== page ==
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National College Credit Recommendation Service

Board of Regents  |  University of the State of New York

Rising Hope, Inc. | Evaluated Learning Experience

Introduction to the World Religions


45 hours (15 weeks).

Various facilities as authorized by Rising Hope, Inc.

September 2012 - Present.

Instructional delivery format: 
Traditional classroom model
Learner Outcomes: 

Upon successful completion of the course, students will be able to: evaluate the religious experience and understanding of ultimate reality or absolute Truth of the major world religions; analyze how each religion addresses questions about the origin, meaning, and purpose of human life and afterlife; interpret the meaning of passages in the essential teachings and message of the key religious figures; examine the way each tradition presents complicated perspectives on common human questions; appraise the commonly held universal human values and beliefs of each religion; evaluate the contribution of each world religion and how they interact with each other in pursuit of peace (within) and in our world; evaluate self-transformational processes offered by each religion, through meditation, prayer, and introspection.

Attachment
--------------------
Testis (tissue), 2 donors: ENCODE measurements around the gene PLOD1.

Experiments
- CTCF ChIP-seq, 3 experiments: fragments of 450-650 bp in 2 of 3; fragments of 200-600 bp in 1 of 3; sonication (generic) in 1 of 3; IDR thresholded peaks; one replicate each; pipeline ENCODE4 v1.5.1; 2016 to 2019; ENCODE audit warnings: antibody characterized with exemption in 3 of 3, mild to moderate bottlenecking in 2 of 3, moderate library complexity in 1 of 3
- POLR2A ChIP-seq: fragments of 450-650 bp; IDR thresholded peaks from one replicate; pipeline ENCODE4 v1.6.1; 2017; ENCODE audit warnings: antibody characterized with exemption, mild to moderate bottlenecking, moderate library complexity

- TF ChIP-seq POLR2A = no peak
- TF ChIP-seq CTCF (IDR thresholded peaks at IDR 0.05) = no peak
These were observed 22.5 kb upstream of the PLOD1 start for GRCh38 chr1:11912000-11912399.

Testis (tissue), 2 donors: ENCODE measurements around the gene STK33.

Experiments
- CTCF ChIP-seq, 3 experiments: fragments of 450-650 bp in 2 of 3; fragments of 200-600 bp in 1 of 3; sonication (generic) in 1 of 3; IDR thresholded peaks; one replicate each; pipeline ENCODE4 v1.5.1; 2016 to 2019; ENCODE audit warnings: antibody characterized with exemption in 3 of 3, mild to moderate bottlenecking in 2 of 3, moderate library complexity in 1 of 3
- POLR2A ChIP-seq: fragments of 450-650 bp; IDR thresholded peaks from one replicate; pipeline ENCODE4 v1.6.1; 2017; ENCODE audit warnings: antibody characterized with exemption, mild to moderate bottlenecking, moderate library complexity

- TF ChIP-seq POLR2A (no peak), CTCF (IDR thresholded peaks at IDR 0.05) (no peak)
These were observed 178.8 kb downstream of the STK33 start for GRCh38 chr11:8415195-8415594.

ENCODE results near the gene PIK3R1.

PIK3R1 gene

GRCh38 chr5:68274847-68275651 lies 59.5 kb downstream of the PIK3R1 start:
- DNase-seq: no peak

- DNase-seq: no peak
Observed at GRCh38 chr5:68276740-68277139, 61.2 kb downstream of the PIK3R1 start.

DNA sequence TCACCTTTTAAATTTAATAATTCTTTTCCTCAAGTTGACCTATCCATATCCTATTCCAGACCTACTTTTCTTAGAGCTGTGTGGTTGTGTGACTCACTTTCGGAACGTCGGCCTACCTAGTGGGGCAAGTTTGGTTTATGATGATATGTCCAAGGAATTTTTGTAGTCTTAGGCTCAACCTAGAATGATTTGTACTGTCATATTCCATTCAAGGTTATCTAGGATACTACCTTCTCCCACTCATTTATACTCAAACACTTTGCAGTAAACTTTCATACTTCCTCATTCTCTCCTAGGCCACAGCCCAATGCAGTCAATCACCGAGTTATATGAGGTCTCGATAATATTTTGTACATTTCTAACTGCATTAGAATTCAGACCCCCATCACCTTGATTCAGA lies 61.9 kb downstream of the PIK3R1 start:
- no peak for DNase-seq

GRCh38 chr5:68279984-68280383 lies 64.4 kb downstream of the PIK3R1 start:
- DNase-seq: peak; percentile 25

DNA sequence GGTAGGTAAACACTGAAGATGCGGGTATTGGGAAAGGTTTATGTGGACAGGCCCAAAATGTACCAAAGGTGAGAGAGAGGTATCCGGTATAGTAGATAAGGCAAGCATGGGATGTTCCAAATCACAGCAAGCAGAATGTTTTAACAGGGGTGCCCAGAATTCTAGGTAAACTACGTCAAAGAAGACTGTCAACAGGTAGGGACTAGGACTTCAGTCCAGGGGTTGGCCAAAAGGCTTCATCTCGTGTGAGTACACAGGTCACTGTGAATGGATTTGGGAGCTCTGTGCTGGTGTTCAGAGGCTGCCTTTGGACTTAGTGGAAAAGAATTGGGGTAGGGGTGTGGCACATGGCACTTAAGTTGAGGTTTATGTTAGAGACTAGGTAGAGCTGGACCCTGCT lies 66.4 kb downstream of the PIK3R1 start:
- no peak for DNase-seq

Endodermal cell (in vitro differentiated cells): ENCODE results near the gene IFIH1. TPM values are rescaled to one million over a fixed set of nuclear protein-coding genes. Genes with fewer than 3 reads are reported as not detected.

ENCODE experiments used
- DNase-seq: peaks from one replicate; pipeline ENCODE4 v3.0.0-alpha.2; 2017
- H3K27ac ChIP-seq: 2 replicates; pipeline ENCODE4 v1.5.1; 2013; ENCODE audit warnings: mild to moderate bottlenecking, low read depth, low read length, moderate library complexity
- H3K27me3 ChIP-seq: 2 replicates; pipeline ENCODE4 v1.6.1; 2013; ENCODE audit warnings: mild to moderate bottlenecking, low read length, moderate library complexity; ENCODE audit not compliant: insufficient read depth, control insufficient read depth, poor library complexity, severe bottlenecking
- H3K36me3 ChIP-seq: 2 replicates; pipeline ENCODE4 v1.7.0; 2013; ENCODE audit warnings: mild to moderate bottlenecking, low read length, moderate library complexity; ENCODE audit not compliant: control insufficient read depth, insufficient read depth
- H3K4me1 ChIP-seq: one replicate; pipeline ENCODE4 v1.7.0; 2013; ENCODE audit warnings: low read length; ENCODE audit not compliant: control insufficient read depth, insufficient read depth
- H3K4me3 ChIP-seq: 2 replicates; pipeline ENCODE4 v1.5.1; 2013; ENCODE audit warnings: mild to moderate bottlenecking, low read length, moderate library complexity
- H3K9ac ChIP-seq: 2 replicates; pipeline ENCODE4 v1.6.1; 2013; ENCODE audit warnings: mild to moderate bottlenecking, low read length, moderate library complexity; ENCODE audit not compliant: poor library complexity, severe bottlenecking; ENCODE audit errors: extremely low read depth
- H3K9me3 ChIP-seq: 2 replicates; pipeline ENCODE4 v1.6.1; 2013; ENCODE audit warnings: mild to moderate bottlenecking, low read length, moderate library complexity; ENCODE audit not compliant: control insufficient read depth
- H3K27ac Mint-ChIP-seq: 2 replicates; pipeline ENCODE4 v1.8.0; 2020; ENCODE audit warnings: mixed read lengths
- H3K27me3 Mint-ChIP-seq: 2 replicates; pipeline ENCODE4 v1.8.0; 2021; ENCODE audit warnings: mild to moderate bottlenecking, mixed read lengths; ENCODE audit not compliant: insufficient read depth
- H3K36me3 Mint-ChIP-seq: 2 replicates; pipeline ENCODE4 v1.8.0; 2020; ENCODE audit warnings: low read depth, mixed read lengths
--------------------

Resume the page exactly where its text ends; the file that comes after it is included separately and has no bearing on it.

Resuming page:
Instruction is offered via classroom lectures accompanied by readings, essays, quizzes, homework, a panel presentation, cooperative learning activities, and a final exam.  Each class is opened with a prayer from the religions being explored and meditation. Major topics include: an exploration of the human values, moral codes, and sacred literature, embedded in the world religions.  The course aims at extending and deepening the student's awareness of the religious experience, doctrine, and ritual at the heart of each religion and will examine and analyze the way each tradition, through their myths, stories, rituals, and spiritual practices present complicated perspectives on common human questions. Students also explore common themes found in each religion, such as: faith, gratitude, suffering, surrender, and peace. The religions studied include Hinduism, Buddhism, Taoism, Confucianism, Judaism, Christianity, Islam, and Native American Spirituality. This course does not focus on comparative religion, but rather it is taught through the lens of the commonality of the world religions, most especially through the human values they share. Prerequisite: College Writing I.

Credit recommendation: 

In the lower division baccalaureate/associate degree category, 3 semester hours in Biblical Studies, Religion, or Theological Studies (9/17) (04/22 revalidation).